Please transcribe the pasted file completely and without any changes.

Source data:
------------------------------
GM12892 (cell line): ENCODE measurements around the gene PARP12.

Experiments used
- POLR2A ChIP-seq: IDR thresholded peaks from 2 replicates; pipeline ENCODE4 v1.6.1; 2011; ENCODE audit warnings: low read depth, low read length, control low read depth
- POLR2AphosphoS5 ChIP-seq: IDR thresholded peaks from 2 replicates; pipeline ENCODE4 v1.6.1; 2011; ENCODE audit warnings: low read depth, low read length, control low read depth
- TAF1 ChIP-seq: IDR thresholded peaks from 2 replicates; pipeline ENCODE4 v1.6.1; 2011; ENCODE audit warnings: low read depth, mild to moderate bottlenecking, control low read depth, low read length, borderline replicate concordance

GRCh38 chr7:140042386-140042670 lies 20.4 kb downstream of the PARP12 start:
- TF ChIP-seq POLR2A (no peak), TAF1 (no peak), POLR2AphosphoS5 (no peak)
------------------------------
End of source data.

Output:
GM12892 (cell line): ENCODE measurements around the gene PARP12.

Experiments used
- POLR2A ChIP-seq: IDR thresholded peaks from 2 replicates; pipeline ENCODE4 v1.6.1; 2011; ENCODE audit warnings: low read depth, low read length, control low read depth
- POLR2AphosphoS5 ChIP-seq: IDR thresholded peaks from 2 replicates; pipeline ENCODE4 v1.6.1; 2011; ENCODE audit warnings: low read depth, low read length, control low read depth
- TAF1 ChIP-seq: IDR thresholded peaks from 2 replicates; pipeline ENCODE4 v1.6.1; 2011; ENCODE audit warnings: low read depth, mild to moderate bottlenecking, control low read depth, low read length, borderline replicate concordance

GRCh38 chr7:140042386-140042670 lies 20.4 kb downstream of the PARP12 start:
- TF ChIP-seq POLR2A (no peak), TAF1 (no peak), POLR2AphosphoS5 (no peak)